DP12843 The IT Revolution and Southern Europe's Two Lost Decades

Author(s): Fabiano Schivardi, Tom Schmitz
Publication Date: April 2018
Keyword(s): Divergence, IT, Management, Southern Europe, Technology adoption, TFP
JEL(s): L23, O33
Programme Areas: Industrial Organization, Macroeconomics and Growth
Link to this Page: cepr.org/active/publications/discussion_papers/dp.php?dpno=12843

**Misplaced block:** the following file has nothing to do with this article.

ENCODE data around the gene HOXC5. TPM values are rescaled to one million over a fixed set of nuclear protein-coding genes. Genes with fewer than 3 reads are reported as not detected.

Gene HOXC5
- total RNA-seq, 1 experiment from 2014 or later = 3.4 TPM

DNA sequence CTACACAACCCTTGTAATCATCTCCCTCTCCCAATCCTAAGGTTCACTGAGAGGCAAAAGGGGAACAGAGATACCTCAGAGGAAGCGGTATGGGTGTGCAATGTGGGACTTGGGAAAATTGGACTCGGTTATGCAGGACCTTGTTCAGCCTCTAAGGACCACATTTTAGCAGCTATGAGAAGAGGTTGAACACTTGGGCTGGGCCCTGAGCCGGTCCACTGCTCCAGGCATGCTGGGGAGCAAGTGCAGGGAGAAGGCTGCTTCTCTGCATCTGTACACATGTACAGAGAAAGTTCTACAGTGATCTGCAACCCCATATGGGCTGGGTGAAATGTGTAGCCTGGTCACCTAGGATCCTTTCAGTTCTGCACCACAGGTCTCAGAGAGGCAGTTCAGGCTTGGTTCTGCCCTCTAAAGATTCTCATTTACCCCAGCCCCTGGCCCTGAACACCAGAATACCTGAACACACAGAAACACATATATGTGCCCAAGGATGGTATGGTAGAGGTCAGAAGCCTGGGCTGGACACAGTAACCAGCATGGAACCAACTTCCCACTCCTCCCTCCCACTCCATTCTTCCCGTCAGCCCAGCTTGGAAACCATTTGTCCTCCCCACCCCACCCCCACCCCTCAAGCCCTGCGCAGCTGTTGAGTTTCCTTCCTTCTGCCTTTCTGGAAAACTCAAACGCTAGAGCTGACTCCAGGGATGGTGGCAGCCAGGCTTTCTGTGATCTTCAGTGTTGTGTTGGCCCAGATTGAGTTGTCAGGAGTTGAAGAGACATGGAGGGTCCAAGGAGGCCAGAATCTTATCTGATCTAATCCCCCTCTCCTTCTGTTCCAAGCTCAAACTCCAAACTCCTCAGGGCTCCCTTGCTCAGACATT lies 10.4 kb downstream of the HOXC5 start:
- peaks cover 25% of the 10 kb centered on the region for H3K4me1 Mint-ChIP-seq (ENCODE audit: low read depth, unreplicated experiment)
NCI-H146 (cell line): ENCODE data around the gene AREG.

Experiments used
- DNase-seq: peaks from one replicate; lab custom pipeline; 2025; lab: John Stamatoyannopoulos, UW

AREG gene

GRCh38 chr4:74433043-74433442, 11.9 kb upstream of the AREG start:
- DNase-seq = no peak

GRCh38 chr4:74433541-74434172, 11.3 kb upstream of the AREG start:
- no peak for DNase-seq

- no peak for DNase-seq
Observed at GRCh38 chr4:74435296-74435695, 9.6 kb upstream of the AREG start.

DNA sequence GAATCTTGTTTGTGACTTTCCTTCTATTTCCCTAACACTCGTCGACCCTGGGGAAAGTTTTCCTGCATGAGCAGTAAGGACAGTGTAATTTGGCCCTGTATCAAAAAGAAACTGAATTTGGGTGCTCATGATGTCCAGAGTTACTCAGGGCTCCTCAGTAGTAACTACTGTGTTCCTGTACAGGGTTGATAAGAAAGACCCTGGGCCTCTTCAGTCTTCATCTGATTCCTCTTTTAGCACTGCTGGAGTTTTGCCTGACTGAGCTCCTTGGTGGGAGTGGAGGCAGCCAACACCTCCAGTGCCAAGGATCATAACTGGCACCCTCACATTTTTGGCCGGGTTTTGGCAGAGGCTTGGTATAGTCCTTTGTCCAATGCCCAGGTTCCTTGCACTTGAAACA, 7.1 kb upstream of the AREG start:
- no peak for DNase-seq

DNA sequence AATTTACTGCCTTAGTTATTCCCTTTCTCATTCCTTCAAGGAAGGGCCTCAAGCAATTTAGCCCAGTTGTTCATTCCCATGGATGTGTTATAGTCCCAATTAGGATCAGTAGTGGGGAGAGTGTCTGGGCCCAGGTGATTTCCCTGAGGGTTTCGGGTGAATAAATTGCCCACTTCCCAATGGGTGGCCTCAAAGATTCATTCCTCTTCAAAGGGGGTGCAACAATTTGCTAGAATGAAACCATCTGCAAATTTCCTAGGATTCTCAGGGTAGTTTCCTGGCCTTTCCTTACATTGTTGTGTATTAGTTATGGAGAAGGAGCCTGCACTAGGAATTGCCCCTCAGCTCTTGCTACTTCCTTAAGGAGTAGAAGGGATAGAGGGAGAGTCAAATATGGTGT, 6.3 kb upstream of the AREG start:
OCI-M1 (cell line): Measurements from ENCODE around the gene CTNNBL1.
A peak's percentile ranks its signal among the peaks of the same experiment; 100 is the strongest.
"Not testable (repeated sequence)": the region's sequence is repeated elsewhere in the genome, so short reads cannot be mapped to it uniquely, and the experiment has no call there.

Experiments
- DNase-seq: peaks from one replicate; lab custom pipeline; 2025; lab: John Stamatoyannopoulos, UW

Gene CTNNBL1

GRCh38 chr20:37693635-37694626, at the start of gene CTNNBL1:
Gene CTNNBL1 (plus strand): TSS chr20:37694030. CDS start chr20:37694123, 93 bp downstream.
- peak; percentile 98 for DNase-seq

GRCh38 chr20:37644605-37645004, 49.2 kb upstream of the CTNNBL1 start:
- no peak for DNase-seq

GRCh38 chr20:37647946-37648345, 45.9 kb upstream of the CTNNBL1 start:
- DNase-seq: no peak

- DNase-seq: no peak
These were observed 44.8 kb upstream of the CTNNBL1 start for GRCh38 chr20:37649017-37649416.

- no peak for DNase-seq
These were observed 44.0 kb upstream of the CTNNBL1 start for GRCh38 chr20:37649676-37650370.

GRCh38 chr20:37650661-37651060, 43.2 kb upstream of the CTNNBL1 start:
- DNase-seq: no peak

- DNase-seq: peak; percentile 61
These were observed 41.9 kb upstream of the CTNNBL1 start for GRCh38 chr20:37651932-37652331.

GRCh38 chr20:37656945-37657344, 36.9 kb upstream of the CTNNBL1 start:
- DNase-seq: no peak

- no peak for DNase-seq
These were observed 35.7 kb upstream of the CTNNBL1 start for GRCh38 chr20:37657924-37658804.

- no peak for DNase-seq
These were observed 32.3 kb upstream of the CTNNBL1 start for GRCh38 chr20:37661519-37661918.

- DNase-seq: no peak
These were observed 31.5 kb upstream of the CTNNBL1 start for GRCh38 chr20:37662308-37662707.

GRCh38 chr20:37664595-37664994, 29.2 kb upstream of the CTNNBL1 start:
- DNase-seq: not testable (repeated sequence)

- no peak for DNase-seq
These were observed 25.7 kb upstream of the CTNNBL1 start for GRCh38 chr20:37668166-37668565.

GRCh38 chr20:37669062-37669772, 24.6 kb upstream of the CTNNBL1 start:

Since the middle of the 1990s, productivity growth in Southern Europe has been substantially lower than in other developed countries. In this paper, we argue that this divergence was partly caused by inefficient management practices, which limited Southern Europe's gains from the IT Revolution. To quantify this effect, we build a multi-country general equilibrium model with heterogeneous firms and workers. In our model, the IT Revolution generates divergence for three reasons. First, inefficient management limits Southern firms' productivity gains from IT adoption. Second, IT increases the aggregate importance of management, making its inefficiencies more salient. Third, IT-driven wage increases in other countries stimulate Southern high-skill emigration. We calibrate our model using firm-level evidence, and show that it can account for 28% of Italy's, 39% of Spain's and 67% of Portugal's productivity divergence with respect to Germany between 1995 to 2008.